Farida Shaheed, the United Nations Special Rapporteur in the field of cultural rights, delivered a very intense and straightforward Report on Copyright policy and the right to science and culture (A/HRC/28/57)
She summarizes its key points:
“1) First, intellectual property rights are not human rights. This equation is false and misleading. In some ways, copyright policy falls short of adequately protecting authorship, in other ways it often goes too far, unnecessarily limiting cultural freedom and participation.
2) Second, authors must be distinguished from copyright-holders. The right to protection of authorship remains with the human author(s) whose creative vision gave expression to the work, even when the copyright interest has been sold to a corporate publisher or distributer. We should always keep in mind that copyright regimes may under-protect authors because producers/publishers/distributors and other “subsequent right-holders” typically exercise more influence over law-making than individual creators, and may have divergent and possibly opposing interests to those of the creators.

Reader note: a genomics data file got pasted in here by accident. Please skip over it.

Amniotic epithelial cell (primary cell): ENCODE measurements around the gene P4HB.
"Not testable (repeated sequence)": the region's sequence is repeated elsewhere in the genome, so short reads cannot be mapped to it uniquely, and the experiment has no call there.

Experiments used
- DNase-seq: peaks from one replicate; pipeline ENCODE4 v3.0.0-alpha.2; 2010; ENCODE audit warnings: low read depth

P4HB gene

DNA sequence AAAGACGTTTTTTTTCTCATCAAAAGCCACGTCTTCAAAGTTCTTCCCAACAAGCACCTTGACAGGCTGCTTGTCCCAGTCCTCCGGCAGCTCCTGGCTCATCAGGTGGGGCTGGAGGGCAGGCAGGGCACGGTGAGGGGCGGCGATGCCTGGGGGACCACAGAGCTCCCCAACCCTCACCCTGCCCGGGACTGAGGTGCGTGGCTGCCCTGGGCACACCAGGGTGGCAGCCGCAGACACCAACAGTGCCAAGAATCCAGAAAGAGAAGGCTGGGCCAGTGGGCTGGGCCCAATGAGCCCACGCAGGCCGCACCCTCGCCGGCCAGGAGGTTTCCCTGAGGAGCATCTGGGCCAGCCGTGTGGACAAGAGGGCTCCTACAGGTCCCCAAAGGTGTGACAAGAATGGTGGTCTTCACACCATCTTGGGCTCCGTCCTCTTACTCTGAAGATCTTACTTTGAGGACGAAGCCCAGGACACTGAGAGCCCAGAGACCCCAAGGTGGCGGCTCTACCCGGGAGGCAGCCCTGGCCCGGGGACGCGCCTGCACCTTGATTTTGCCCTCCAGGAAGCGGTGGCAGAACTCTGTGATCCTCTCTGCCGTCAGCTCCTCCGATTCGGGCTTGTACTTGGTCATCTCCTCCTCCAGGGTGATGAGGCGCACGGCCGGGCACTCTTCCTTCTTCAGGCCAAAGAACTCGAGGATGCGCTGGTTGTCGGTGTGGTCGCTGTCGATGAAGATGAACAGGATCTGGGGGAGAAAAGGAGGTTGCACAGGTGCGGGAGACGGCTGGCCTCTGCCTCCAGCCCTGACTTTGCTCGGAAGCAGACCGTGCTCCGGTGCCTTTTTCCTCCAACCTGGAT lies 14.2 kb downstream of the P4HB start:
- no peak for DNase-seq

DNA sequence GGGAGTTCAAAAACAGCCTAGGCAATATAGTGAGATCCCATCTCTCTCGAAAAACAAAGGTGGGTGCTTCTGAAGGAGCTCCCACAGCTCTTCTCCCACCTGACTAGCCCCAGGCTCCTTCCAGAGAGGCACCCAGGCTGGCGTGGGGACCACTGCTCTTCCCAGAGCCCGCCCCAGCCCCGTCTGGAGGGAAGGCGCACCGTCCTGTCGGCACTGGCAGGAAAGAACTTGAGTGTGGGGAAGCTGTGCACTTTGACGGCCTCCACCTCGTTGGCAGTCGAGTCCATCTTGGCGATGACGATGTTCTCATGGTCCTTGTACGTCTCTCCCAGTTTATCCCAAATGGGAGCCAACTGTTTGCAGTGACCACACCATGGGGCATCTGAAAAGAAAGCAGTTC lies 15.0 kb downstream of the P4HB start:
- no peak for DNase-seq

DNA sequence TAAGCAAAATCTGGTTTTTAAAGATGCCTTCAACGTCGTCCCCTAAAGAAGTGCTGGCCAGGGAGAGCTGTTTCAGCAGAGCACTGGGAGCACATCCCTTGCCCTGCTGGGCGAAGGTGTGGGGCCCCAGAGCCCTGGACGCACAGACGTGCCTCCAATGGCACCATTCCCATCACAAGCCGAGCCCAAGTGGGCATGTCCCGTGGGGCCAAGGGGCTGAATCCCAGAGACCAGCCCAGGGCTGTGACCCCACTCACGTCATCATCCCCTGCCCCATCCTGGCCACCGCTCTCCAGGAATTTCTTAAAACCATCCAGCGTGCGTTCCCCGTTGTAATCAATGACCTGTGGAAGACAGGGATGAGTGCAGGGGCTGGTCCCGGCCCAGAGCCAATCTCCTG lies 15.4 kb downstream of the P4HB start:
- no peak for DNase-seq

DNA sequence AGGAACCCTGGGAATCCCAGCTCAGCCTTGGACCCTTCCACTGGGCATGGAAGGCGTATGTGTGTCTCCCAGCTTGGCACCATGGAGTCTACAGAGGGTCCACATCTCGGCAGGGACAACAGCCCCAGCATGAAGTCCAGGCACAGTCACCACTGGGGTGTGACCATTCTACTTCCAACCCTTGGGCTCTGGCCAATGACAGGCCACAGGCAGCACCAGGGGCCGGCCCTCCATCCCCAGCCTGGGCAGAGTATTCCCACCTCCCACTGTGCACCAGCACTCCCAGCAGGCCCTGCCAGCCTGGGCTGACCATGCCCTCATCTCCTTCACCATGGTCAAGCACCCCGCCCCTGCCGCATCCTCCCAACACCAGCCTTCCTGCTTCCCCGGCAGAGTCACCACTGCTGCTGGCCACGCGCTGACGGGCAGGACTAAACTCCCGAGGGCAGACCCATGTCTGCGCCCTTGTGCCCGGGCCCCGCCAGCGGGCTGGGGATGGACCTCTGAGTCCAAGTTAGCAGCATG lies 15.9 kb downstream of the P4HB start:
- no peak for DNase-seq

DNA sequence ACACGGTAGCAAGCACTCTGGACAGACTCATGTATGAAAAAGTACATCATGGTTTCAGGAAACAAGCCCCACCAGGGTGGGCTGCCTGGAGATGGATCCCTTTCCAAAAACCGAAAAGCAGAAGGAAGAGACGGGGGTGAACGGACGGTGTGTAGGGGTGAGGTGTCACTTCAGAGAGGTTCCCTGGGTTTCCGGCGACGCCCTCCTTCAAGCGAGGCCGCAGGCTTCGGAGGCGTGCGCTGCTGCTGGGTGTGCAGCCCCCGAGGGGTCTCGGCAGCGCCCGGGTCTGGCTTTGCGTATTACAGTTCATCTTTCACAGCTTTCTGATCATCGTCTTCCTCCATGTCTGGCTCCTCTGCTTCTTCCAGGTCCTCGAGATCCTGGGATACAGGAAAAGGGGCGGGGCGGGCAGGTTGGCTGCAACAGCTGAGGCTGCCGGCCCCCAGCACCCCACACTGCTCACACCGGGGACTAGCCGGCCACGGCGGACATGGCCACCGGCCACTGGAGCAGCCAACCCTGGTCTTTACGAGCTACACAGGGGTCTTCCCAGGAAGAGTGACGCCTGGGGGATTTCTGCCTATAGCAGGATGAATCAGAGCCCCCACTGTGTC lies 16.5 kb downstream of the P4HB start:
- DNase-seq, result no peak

3) Third, protection of authorship as a human right requires in some ways more and in other ways less than what is currently found in the copyright laws of most countries. This holds true for both the moral and the material interests of authors.”
This is the second of a group of Reports by Rapporteur Farida Shaheed on that subject. The first focused on cultural rights, the third one will examine the connection between the right to science and culture and patent policy.